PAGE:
More and more faithful United Methodists are sleeping in on Sunday morning and not feeling a bit guilty. That’s because they went to church on Saturday night.
Erinn Howard and her busy family are looking forward to having that option very soon.
Her church, Shiloh United Methodist in Cincinnati, is adding a Saturday evening worship service beginning Sept. 8. Even though she and her husband, Bryan, and their three children plan to continue to attend some Sunday mornings, the new service will add a little flexibility to their packed weekend schedule.
“To have all day on Sunday to sleep in, take it easy and not do much of anything . . . it’s going to be great to have that option,” she said.
Shiloh is hardly alone among United Methodist churches in adding a Saturday evening worship service. Such churches are finding that a Saturday option opens another avenue for reaching the unchurched, as well as a more relaxed option—especially for families with young children—and an alternative for people who work on Sundays.
“With the Saturday option, I think many families will be able to get to church more often,” said Shiloh UMC’s senior pastor, the Rev. Rachel Billups. “We recognize that, in the 21st century, not everybody has Sunday morning available.”
While specific numbers are difficult to find, an uptick in Saturday night worship services fits the overall trend among mainline Protestant churches, according to Cynthia Woolever, research director for the U.S. Congregational Life Survey. Those churches are adding new worship services, and since many have already adopted contemporary worship on Sunday mornings, Dr. Woolever believes that Saturday evening might represent the next wave.
“People who attend church are consumers and they want more options,” she said. “They want 32 flavors of ice cream and they want to attend church when it fits their schedule. In a way, it’s surprising it hasn’t moved faster in this direction.”
Saturday evening worship also resolves a conflict that some families face—what to do about Sunday morning sports events that involve the kids.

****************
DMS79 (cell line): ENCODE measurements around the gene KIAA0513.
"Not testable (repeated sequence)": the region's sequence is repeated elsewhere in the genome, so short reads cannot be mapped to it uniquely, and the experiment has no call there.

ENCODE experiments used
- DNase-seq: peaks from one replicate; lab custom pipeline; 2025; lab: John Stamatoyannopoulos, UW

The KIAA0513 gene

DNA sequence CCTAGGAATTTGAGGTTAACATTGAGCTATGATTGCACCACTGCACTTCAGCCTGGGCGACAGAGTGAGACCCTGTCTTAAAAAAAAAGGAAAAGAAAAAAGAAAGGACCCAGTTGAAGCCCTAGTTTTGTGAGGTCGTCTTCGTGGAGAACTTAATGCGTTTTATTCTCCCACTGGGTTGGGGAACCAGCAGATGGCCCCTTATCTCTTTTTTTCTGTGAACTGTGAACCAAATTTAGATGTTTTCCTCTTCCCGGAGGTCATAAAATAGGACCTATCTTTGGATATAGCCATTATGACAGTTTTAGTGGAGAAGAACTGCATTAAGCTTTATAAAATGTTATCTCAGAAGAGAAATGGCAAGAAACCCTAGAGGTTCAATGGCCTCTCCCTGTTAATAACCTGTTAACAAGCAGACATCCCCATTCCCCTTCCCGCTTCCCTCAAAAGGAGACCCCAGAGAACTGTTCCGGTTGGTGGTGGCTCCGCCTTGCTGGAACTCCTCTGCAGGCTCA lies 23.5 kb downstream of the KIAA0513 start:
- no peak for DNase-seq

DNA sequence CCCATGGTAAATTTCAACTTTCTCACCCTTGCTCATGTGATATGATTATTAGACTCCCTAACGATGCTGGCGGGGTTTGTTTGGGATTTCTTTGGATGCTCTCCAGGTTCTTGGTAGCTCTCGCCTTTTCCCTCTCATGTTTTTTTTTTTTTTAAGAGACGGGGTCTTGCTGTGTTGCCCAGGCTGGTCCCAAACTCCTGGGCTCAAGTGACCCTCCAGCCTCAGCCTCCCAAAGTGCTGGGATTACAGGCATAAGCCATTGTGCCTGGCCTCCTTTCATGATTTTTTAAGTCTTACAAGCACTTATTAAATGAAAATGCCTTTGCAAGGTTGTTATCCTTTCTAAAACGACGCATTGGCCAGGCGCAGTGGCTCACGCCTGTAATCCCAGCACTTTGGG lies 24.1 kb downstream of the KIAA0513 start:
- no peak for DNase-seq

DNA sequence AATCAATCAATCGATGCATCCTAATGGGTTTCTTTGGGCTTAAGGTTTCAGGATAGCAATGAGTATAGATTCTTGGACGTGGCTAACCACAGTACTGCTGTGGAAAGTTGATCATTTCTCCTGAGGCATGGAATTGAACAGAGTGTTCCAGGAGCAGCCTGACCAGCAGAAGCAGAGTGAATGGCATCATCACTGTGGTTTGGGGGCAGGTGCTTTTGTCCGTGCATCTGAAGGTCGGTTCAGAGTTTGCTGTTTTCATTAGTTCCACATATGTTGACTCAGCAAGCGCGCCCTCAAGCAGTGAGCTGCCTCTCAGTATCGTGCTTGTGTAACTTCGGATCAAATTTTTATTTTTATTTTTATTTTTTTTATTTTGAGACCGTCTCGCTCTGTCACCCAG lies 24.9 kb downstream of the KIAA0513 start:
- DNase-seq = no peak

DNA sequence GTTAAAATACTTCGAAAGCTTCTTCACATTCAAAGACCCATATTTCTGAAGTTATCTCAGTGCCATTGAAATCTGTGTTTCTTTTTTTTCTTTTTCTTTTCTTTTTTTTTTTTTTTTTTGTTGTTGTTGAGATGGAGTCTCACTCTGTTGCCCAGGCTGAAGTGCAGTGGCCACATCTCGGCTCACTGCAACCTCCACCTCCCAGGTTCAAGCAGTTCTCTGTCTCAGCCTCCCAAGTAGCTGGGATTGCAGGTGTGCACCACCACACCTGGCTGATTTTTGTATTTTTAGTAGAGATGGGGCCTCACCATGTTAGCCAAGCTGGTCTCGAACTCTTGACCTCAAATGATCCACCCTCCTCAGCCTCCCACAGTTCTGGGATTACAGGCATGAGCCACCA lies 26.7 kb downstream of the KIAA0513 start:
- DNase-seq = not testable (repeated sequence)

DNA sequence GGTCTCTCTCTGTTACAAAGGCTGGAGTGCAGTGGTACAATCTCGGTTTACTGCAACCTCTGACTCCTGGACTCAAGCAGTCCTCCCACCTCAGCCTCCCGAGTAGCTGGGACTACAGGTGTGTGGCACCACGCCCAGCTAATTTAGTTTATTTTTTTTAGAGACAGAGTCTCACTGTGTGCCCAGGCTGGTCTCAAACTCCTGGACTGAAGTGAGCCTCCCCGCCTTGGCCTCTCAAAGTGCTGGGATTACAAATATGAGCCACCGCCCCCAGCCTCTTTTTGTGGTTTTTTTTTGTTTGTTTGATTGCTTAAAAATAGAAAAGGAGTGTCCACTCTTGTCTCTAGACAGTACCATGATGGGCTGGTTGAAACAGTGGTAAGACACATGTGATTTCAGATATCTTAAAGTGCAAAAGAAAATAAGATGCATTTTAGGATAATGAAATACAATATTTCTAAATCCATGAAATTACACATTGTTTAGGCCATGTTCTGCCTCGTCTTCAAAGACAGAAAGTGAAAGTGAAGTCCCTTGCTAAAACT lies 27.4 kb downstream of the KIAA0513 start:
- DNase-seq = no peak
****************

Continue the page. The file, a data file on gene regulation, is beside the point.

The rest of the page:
“I hate that we have sporting events on Sunday, but this way, we don’t have to choose and feel guilty about missing one or the other,” Ms. Howard said.
And in places like Cincinnati—which has a large Catholic population—the notion of Saturday night worship isn’t a hard sell. Because most Catholic churches offer daily mass—including a Saturday night service—“that’s when a lot of families go to church here,” Ms. Billups adds.
Niceville UMC in Niceville, Fla., is near Destin, a popular tourist spot, so many church members must work Sunday mornings. But the church’s Saturday evening service, begun in early 2011, was designed mainly to attract folks who might not ever turn up in a church on Sunday morning.
Called “Exchange,” the service has allowed worship leaders a chance to experiment—adding elements like colorful lights, rappers, fog and edgier, guitar-driven music that’s a little louder than usual.
And people seem to like it.
“I’m not sure if it’s the style or the fact that it’s Saturday night, but it’s our most engaged crowd,” said the Rev. Jeremy Smith, teaching pastor.
Chuck Tidwell, a church member who plays guitar for Exchange, added: “People seem to feel a little less inhibited on Saturday night.”
Dress is relaxed too. Worshippers are encouraged to “come as you are,” even if that means arriving a bit grubby after a day at the beach, mowing the lawn or playing soccer.
The time slot also frees up Mr. Tidwell to serve. On Saturday nights, he focuses on worship, then turns his attention to his work in the children’s ministry on Sunday mornings.
“The Saturday night worship just brings up such a wonderful option for people,” he said. “It’s a less churchy approach to church.”
Before Niceville started its Saturday night service, Mr. Smith did some research, calling on other churches in the region that had successfully added Saturday night worship services. While many churches once offered their “extra” worship services on Sunday evenings, that doesn’t work anymore for most families.
“What we found was that people are much less likely to get out on a Sunday night,” Mr. Smith said. “They want to stay at home to catch up on homework or laundry and get ready for the week.”
City on a Hill, a United Methodist congregation in Woodstock, Ga., added a Saturday night service on Easter eve in 2011—partly because the church was outgrowing its space and partly to try something new.
“We wanted a service that had a ‘concert’ feel,” said the Rev. Chris Bryant, City on a Hill’s pastor. “We’ve experimented with lighting, with social media. We invite people to tweet during the sermon.” The Saturday night service has its own mobile website which works like an app for interactive discussion.
The new service, which now averages around 80 people each week, yielded some surprises. Mr. Bryant said the church initially targeted 20-somethings on Saturday nights, but as it turned out, demographics on Saturday night mirror those of Sunday mornings, with a range of ages. There’s one regular attendee, in his late 70s, who brings earplugs.